Figure 2 Amount of WTP among respondents for a three-dose regime of the vaccine.
Notes: According to different sociodemographic characteristics: (A) gender; (B) education; (C) marital status; (D) living location and (E) occupations.
Abbreviation: WTP, willingness to pay.

Figure 3 reveals that among 77.3% patients willing to pay for the vaccine, 42.5% of patients reported that their maximum amount of WTP equaled or was less than US$ 66.1/three doses – equal to the starting bid. The median of the maximum amount of WTP was US$ 132.2/three doses or US$ 44.1 per dose, which means that among those being willing to pay, 50% of patients were willing to pay for this amount or less.

Figure 3 Cumulative proportion of patients willing to pay for three-dose regime vaccine according to the maximum amount reported.

Table 4 shows that people with higher age (OR=0.94; 95% CI=0.89; 0.99), having health insurance (OR=0.34; 95% CI=0.12; 0.95), who had travelled in the past 15 days (OR=0.14; 95% CI=0.03–0.70) or suffering from anxiety/depression (OR=0.13; 95% CI=0.03–0.55) were less likely to be willing to pay for dengue vaccine. Meanwhile, having higher a duration of the disease or having problems with mobility were positively associated with the WTP for dengue vaccine. In terms of the amount of WTP, patients having high school education (Coeff.=31.31; 95% CI=3.26–59.35), being in the richest quintile (Coeff.=62.76; 95% CI=25.40; 100.13) or having a higher duration of the disease (Coeff.=6.18; 95% CI=0.72–11.63), were willing to pay higher compared to the reference group. Meanwhile, suffering problems in usual activities was negatively associated with the amount of WTP (Coeff.= −31.18; 95% CI= −61.09; −1.28).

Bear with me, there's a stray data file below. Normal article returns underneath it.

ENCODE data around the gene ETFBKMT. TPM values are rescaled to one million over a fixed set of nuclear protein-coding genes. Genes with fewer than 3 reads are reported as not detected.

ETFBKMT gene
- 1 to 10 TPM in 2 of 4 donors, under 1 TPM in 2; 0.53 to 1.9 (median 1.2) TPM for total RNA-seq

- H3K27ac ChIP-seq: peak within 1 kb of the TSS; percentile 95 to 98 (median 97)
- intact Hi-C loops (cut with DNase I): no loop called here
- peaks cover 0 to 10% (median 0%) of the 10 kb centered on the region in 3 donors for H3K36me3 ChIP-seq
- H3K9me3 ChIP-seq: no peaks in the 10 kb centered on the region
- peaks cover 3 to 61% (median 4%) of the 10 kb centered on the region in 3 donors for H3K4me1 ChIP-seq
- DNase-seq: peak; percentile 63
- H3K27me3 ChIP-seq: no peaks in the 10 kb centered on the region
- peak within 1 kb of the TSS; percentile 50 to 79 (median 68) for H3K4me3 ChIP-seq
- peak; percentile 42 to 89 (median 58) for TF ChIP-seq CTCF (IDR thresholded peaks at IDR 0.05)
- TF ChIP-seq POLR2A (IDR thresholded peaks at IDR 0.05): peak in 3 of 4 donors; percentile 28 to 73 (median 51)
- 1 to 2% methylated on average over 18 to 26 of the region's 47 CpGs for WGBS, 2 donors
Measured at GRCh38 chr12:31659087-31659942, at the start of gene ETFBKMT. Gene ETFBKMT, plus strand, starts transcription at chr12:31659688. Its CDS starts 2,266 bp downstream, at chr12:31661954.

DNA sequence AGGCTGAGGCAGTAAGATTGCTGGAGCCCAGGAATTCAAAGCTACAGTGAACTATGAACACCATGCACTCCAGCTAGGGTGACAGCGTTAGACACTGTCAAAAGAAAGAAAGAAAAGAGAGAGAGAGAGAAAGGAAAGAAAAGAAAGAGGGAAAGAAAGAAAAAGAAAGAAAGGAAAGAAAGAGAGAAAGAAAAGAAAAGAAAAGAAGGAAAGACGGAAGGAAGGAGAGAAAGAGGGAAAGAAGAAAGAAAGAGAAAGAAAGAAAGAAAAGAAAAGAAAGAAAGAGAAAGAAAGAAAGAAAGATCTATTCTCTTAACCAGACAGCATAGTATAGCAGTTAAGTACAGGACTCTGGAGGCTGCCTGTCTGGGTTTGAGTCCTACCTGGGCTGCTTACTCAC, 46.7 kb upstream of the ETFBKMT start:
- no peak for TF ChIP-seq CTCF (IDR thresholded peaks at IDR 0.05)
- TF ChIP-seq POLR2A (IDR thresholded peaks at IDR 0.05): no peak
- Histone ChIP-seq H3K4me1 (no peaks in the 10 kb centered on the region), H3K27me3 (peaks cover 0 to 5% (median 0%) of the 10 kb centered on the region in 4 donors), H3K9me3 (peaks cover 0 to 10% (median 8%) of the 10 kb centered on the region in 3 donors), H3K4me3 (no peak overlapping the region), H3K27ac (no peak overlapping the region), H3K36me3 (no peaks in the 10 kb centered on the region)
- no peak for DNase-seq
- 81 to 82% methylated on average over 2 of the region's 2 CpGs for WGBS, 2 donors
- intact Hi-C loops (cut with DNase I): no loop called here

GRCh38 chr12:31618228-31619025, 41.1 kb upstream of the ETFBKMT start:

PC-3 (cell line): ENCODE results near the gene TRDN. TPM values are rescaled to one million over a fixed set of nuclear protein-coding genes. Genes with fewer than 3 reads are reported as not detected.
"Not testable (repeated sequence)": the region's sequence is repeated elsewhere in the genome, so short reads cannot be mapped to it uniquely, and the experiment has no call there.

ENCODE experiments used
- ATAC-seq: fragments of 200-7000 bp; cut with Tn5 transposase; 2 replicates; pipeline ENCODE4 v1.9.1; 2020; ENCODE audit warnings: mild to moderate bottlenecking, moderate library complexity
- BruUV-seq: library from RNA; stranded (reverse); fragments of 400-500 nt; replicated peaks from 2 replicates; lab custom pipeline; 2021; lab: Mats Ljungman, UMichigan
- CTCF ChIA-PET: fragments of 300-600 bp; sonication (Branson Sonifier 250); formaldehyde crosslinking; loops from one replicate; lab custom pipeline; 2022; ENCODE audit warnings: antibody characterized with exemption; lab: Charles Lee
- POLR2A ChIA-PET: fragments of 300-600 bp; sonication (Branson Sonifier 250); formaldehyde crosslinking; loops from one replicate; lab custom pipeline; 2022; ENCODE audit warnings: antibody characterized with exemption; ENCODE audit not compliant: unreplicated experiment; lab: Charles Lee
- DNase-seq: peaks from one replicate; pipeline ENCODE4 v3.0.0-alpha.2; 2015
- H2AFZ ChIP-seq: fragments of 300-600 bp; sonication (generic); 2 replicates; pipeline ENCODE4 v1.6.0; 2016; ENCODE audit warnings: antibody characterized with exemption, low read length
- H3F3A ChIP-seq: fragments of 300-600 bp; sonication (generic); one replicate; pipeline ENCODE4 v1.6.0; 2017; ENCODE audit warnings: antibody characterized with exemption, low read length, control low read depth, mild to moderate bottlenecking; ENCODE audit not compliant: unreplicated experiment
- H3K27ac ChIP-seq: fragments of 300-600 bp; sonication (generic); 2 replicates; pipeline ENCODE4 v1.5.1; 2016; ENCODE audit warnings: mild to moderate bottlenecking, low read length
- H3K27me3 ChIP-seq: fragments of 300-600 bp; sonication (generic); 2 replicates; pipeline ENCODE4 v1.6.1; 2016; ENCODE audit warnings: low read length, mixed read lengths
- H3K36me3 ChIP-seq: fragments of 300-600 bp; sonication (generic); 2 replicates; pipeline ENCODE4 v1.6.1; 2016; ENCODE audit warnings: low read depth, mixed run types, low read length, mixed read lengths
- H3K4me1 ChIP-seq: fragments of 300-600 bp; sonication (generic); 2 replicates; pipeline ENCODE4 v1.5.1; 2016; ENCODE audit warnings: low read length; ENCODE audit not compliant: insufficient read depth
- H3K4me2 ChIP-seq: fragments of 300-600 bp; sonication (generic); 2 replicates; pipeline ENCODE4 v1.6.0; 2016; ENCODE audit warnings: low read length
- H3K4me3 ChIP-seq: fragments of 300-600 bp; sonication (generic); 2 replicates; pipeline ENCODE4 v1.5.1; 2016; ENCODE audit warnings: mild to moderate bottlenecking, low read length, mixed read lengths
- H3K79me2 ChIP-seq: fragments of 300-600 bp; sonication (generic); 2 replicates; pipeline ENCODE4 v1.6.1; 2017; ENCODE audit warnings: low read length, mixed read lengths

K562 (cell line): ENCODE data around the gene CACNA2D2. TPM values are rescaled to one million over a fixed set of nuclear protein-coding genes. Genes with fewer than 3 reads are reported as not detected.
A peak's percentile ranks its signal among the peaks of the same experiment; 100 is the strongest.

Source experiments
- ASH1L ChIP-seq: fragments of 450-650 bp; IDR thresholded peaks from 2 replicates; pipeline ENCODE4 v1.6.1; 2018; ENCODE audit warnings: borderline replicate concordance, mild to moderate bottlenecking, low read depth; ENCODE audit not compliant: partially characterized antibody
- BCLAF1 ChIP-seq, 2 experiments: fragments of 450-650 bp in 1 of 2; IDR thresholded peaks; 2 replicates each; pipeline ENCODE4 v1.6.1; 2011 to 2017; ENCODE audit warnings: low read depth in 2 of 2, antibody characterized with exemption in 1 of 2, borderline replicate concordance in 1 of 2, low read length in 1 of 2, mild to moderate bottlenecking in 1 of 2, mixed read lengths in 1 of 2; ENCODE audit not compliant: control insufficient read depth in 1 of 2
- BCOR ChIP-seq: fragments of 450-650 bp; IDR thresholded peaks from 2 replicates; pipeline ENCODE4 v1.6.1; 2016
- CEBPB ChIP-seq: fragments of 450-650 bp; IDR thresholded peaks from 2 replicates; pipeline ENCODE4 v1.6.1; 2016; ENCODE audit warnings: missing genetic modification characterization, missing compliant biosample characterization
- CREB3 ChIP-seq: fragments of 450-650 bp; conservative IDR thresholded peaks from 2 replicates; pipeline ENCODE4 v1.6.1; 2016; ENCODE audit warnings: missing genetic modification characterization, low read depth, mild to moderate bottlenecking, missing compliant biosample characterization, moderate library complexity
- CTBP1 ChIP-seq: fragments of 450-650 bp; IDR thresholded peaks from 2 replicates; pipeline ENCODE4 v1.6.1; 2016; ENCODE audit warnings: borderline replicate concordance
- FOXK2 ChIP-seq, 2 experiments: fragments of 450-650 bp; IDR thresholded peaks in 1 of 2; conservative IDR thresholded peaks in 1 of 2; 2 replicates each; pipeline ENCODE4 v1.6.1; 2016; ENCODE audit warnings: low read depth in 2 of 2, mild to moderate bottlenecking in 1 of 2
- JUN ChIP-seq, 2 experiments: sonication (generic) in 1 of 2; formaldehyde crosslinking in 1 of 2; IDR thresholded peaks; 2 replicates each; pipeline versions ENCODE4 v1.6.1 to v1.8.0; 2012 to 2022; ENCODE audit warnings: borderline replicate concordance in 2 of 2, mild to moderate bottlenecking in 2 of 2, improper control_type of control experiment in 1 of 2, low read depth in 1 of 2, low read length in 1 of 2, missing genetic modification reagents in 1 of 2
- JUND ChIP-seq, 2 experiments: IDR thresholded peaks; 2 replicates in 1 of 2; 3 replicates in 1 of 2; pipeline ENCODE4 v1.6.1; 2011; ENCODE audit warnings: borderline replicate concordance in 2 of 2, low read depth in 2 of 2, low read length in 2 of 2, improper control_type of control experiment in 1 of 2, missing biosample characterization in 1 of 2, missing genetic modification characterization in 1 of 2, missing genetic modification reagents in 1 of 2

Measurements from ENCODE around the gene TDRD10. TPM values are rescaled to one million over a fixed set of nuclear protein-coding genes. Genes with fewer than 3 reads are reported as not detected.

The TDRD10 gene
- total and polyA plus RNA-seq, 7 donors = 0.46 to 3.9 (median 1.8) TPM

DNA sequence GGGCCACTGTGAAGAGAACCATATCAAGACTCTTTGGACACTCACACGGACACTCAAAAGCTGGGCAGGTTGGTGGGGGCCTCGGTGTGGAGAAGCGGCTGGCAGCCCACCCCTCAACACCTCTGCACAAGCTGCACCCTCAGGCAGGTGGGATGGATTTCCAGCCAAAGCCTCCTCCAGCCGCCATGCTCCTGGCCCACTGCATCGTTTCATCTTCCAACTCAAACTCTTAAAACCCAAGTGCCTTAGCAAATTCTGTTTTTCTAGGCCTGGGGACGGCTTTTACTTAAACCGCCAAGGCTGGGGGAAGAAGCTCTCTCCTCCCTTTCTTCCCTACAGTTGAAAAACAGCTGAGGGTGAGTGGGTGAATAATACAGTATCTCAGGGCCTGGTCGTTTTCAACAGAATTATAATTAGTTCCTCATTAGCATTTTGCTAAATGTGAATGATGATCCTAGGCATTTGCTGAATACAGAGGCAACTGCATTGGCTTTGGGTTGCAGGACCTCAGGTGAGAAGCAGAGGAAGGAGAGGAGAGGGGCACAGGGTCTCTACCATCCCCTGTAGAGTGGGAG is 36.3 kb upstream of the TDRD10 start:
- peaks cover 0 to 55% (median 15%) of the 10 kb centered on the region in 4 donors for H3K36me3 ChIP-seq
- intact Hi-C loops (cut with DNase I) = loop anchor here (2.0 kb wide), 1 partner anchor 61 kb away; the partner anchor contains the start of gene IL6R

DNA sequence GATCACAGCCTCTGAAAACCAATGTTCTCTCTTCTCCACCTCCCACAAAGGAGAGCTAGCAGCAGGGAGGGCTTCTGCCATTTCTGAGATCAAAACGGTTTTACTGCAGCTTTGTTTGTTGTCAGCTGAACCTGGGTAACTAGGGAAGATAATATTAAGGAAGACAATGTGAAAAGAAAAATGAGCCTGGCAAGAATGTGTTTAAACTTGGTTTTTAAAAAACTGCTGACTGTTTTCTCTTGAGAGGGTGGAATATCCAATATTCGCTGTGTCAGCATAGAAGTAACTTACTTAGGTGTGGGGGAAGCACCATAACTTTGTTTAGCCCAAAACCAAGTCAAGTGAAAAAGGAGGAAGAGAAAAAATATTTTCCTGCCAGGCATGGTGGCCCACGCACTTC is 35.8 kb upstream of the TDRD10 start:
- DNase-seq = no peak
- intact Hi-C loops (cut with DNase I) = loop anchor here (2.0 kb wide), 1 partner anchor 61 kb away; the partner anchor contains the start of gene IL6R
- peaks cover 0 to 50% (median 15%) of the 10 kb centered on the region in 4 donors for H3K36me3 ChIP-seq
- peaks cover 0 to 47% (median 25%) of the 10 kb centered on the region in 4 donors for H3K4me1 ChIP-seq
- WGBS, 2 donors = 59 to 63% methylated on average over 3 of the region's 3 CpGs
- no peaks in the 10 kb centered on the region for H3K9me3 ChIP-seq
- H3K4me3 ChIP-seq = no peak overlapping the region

Table 4 Several factors are associated with willingness to pay for dengue vaccination services
Note: aP<0.05.
Abbreviation: DF, dengue fever.

Discussion

This study offered insights into the WTP for the dengue vaccine among patients with DF in the outbreak in Vietnam. In this study, we found a high acceptance rate as well as high amount of WTP for the vaccine, implying the feasibility of the implementation of the dengue vaccine in Vietnam. Our regression models also found some potential factors associated with WTP in terms of socioeconomic and epidemiological characteristics, which might contribute to some implications to improve the WTP of people for the dengue vaccine.